How to measure bra size: expert-backed tips for finding your perfect fit

When it comes to how to measure bra size, 'just like owning a car, there are things you are going to want to DIY and understand'

Close up of hands choosing bras cups size and looking light new wireless and seamless technology with red hot color and sexy bra in lingerie shop at department store. Woman shopping underwear concept.
(Image credit: Getty)

Confused about how to measure bra size? You're certainly not alone. Believe it or not, this art form has led many of us into unfamiliar and confounding territory.

There's no one way to get the gals in their respective cups perfectly, as we're all built so differently. Fortunately, there are ways to ensure maximum comfort and support, but you might need to ditch those age-old theories you've been conditioned to believe. 

If you're shopping for everyday bras or the best bralettes, we've asked an expert what to do when hopping in the fitting room. Kimmay Caldwell, the founder and "undergarment educator" of Hurray Kimmay, makes navigating this demi-cup dilemma a whole lot easier, and we're forever grateful. 

"The best and easiest way is to go to a professional. I think of bra fitters as really great mechanics," Caldwell says. "But just like owning a car, there are things you are going to want to DIY and understand."

Just like she teaches in her bra confidence and comfort course, there are five important notes to consider, and we'll take you through 'em all. Say goodbye to loose straps, uncomfortable underwires and all the stress that goes along with "boob cages."



How to measure bra size—Kimmay's five rules

Yes, it's totally possible to leave a store with both a 34D and 32C. Size doesn't necessarily matter, but Caldwell's five factors do.

"Kind of like jeans, you can measure for bra size—and there's a really basic formula that you can use to figure out where to start, but then they all fit differently," she notes.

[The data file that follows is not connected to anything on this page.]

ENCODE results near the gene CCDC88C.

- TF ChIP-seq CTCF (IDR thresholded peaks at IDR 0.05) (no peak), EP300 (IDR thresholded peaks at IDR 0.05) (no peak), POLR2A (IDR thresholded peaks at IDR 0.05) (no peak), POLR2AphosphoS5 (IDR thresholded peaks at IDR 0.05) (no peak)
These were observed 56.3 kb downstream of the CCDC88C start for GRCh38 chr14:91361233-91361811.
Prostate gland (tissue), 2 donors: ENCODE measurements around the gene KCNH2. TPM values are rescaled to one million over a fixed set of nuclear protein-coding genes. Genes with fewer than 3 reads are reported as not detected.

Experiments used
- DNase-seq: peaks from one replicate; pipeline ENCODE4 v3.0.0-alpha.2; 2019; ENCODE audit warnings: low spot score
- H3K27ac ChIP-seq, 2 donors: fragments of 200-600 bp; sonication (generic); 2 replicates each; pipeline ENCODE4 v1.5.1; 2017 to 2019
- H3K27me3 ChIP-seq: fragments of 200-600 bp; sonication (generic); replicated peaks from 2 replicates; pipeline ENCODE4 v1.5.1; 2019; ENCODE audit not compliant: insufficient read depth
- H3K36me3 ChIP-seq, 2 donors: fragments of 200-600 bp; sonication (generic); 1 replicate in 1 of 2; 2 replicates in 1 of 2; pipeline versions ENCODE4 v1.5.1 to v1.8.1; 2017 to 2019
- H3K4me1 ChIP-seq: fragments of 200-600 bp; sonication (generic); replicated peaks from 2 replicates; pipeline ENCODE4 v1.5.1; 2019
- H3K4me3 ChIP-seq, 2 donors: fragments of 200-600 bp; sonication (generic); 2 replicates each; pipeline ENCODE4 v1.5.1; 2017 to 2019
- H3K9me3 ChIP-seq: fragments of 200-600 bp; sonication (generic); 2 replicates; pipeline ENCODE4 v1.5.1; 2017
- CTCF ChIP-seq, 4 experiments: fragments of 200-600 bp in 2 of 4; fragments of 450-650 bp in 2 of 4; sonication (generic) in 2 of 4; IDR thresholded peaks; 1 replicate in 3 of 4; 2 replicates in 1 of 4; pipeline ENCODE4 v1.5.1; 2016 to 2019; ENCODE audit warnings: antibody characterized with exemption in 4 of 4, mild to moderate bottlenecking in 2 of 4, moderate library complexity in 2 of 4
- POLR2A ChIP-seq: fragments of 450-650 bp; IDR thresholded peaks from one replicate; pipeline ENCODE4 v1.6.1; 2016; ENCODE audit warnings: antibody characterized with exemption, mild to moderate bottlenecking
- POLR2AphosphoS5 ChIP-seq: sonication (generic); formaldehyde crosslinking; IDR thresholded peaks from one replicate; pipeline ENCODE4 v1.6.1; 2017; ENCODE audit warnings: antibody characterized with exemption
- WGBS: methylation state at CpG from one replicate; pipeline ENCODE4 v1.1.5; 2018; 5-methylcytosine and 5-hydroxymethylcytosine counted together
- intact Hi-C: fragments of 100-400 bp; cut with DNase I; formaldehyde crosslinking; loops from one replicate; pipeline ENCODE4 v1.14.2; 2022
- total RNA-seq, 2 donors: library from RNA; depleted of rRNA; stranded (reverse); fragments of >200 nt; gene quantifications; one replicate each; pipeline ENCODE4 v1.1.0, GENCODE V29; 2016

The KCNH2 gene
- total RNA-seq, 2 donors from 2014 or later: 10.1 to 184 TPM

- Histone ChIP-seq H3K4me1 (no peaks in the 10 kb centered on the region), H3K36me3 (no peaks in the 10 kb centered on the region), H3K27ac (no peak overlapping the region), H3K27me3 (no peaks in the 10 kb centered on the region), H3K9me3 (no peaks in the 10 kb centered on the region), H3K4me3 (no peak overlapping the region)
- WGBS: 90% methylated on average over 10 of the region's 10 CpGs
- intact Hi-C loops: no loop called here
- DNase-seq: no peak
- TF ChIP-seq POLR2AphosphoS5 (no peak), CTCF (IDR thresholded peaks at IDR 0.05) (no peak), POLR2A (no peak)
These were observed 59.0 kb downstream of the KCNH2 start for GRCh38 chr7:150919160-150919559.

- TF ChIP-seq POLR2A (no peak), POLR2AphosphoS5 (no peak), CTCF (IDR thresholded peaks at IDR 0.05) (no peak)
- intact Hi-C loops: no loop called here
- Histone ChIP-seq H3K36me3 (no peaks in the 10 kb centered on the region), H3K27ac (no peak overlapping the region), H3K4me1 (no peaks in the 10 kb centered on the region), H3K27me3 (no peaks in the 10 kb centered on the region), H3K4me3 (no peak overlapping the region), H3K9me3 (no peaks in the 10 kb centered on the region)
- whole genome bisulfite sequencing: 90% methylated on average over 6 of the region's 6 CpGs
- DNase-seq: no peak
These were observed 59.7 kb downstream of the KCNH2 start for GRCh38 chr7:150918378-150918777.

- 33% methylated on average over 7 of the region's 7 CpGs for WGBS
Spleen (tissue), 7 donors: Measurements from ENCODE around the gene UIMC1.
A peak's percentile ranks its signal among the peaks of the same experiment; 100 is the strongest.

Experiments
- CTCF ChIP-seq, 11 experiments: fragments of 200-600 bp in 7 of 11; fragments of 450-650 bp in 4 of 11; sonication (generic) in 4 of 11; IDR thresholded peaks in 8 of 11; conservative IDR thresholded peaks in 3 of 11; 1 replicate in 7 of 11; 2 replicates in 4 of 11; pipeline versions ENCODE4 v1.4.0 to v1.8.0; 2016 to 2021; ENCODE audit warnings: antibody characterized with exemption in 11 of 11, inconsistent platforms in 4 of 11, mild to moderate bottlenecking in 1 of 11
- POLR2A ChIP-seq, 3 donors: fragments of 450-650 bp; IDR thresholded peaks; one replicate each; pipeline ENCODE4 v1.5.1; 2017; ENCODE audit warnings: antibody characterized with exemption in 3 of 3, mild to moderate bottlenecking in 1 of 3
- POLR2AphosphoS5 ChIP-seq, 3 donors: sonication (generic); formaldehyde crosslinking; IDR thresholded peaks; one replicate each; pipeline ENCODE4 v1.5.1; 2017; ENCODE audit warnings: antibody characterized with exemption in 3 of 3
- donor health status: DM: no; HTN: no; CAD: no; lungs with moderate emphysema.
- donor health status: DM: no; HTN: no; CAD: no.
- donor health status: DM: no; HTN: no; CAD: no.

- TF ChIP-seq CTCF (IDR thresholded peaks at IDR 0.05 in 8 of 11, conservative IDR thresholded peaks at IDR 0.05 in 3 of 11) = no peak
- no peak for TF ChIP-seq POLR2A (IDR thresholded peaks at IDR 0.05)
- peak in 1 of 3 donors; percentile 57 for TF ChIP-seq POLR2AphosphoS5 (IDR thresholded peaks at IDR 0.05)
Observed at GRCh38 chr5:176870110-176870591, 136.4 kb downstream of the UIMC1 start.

Above all, the bra has to form fit your body in order to function and keep you feeling comfy. Remember this golden rule!

Blue scallop bra hanging against white background

(Image credit: Getty Images)

1. The band

The band is the most important part of the bra and it quite literally does the heavy lifting. 

"[It's] 90% of the bras support," Caldwell says. "Ideally your bra should fit like a nice hug on your body and should stay in place and be parallel to the floor from right underneath your bust root to the back of your torso and around."

If you're going the traditional route with the three elastic hooks on the back, you'll want to start using the loosest fitting one but ensuring that it snug. 

"If it rides up because your breasts are pulling it down in the front, or if it rides up and your straps are now falling off, that band is too loose," she adds. 

2. The underwire 

Though not always ideal for some, underwire is a basic part of a typical bra. If you're going to have to snag a bra with one, make sure you know how to make it work best for you.

"You want that underwire to fit and flush against your body all the way around the breast," Caldwell says. "This sounds obvious, but you'd be surprised how many people have their underwires floating out from them. 

She adds: "Invite all of your bust inside the cup and then reassess: 'Can my underwire fit all the way around my bust and be flush on my body. Can everything fit inside?'"

3. The cup

It goes without saying, even if you're seeking a bit of a cleavage effect: there's no bubbling out and no spillage with a proper-fitting garment. 

"You don't want anything to be gapping or falling forward," Caldwell says. 

4. The straps

You might've been led to believe that the straps are doing the support, but this is just going to lead to indents in your shoulders and an uncomfortable day. Who needs that?

"Straps are only responsible for 10% of support," Caldwell says. "Their job is just to keep that cup fleshed to your body and provide a little extra support. Keeping the bra up is the band's job."

5. The feel

Everyone's body is so different, so it's important to be honest with how you feel, even if you end up with a different-sized brassiere than expected. Go with what feels right, keeps things in check and will be comfortable to wear throughout the day. 

Red flags to watch out for:

Caldwell notes that you'll want to avoid any bras that hike up your back as well as inexperienced fitters, as you wouldn't want an unknowledgeable mechanic playing around with your tools. 

Happy bra shopping, friends!